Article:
Thanks to Tony D. for these thoughts on the matter:
It is not that I dislike faith (I do, but that is irrelevant), it is just that in years of discussions I have never heard even a half-serious defense of faith as a valid epistemological method; only emotional appeals, and stories of personal experience are offered when the question arises.
There simply is no reason to believe anything uncritically, none, under any circumstances. This is obvious to a normal person; or to a faithful person in any normal realm of life, like buying a house, signing a contract etc; but when it comes to religion, the weirdest things are presented as “reasonable”, and your complete, uncritical and wholehearted belief is turned into a virtue. It is not; uncritical belief is gullibility, and it renders a reasonable discussion of human rights impossible because faith and dogmas are discussion dead ends; there is no appeal. This is so because, in these matters, the source of these “absolute rules” is always portrayed as a mysterious and invisible entity that can never be checked or expected to answer; only the priests are always ready to tell you the Truth. I find it ironic that absolutes, moral or otherwise, are so appealing to so many in one of the countries that most bravely fought absolutist kings and inflexible rulers.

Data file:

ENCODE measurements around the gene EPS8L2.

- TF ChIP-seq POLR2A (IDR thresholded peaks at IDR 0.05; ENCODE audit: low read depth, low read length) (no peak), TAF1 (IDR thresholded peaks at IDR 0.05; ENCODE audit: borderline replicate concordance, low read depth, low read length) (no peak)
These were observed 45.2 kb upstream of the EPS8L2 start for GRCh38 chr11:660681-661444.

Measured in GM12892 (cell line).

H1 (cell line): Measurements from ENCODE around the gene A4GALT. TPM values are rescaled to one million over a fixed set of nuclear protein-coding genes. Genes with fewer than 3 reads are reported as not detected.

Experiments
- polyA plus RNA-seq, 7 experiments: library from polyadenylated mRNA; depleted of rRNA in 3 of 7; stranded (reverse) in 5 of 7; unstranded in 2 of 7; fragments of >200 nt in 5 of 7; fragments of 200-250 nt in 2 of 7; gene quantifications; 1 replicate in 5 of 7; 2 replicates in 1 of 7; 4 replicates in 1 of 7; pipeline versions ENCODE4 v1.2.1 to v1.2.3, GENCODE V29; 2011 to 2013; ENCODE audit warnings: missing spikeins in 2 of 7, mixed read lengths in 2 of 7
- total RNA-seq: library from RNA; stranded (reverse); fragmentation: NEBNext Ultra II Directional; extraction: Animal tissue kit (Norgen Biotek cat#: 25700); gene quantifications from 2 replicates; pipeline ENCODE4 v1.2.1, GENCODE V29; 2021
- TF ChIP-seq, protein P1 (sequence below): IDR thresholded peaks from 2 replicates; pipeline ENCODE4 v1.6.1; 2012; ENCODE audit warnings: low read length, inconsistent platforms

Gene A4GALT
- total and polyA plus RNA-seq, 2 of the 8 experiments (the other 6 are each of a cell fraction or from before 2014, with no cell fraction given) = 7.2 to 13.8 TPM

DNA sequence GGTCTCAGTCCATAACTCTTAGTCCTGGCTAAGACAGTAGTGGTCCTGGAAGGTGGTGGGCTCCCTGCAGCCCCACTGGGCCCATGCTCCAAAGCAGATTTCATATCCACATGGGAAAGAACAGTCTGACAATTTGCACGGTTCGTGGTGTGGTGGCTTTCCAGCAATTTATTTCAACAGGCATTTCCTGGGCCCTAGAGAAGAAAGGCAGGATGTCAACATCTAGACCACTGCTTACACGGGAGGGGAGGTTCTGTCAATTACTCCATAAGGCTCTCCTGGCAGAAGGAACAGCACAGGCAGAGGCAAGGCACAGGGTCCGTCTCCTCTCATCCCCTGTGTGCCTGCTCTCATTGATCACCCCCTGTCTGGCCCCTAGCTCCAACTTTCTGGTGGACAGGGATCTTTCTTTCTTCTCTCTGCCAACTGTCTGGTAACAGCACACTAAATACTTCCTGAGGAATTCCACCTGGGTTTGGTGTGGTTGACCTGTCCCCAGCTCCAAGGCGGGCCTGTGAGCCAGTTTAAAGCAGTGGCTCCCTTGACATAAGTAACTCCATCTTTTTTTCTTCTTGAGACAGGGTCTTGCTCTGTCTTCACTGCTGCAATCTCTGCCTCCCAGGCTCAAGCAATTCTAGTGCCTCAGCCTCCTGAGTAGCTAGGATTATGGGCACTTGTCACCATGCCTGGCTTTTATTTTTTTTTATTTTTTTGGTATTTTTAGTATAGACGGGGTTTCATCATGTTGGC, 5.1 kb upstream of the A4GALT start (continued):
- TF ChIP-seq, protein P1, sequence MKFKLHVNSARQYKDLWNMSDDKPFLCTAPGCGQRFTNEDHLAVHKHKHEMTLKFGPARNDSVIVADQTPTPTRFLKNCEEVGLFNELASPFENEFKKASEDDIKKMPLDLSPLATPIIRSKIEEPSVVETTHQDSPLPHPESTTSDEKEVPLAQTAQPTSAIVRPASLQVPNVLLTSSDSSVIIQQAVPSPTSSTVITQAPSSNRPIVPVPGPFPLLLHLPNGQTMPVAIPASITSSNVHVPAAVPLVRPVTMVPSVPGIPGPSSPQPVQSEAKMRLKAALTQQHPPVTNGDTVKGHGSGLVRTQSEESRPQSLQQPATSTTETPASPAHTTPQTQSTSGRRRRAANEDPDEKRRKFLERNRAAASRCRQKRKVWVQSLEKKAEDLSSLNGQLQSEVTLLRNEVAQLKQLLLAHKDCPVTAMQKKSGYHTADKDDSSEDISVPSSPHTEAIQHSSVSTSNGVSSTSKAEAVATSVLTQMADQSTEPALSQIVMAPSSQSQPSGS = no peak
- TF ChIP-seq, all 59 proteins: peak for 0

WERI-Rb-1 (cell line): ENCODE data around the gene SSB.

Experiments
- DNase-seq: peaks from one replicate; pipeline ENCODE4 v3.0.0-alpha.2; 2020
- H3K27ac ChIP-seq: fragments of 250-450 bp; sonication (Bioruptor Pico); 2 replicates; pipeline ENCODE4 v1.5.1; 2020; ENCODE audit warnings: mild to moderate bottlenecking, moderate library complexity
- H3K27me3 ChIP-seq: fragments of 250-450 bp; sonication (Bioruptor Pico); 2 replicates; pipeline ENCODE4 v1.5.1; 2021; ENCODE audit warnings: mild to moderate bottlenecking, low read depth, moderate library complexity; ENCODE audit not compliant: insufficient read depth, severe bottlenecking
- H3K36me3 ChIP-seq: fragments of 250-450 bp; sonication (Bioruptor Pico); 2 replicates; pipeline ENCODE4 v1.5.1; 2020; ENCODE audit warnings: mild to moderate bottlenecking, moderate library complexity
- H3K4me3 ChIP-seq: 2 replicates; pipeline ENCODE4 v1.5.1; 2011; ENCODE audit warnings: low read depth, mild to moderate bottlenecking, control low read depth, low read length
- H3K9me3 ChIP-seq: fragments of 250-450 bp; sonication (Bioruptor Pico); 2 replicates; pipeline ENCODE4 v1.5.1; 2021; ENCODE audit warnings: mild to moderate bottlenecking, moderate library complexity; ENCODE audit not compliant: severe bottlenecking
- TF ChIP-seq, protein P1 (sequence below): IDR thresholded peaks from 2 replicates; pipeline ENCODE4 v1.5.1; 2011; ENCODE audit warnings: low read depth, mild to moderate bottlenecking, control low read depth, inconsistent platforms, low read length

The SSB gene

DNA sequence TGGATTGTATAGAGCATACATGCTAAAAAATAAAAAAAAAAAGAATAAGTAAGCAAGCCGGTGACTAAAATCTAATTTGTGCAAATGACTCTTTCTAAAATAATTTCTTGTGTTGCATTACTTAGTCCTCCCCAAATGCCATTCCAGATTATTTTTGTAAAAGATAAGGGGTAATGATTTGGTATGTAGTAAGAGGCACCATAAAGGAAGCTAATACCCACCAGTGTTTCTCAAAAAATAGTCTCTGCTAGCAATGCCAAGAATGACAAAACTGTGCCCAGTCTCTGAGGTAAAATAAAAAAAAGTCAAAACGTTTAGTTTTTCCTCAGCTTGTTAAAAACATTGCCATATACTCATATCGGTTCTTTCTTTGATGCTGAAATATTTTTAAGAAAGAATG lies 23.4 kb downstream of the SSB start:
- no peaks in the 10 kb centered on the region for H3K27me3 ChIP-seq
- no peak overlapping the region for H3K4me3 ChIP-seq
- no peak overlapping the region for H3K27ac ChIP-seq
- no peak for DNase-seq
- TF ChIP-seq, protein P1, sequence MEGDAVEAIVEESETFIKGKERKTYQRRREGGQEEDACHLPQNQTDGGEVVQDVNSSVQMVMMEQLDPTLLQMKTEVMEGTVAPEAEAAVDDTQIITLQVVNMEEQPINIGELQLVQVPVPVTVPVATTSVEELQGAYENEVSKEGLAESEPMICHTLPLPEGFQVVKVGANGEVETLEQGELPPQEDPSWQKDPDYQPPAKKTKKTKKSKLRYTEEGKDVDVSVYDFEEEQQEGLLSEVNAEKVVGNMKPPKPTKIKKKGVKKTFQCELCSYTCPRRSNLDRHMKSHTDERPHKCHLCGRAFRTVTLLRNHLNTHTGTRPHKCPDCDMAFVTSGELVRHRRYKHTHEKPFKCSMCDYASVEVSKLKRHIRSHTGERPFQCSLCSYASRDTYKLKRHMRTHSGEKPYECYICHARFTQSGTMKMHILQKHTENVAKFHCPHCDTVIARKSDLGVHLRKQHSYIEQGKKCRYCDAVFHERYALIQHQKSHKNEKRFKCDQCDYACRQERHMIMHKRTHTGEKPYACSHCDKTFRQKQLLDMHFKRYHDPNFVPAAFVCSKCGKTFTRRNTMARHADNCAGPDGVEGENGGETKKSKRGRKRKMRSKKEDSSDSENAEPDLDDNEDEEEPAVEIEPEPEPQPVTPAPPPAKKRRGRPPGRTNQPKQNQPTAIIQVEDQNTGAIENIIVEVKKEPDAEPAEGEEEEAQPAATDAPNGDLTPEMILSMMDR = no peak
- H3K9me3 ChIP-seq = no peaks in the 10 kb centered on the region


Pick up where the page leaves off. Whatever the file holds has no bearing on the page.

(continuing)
Discrimination and violence against homosexuals is but one of the many terrible consequences of the faith virus. Some good comes from it too, there are generous charities, truth be told; but we can have the charities without the fear mongering, the child indoctrination, the lies, distortions, living for death, constant and absurd guilt, the delusion that the Universe was created for our use only, that nature is at our service and has no other purpose … and all the other negative consequences of inflexible world views that are sanctioned by god as unquestionable.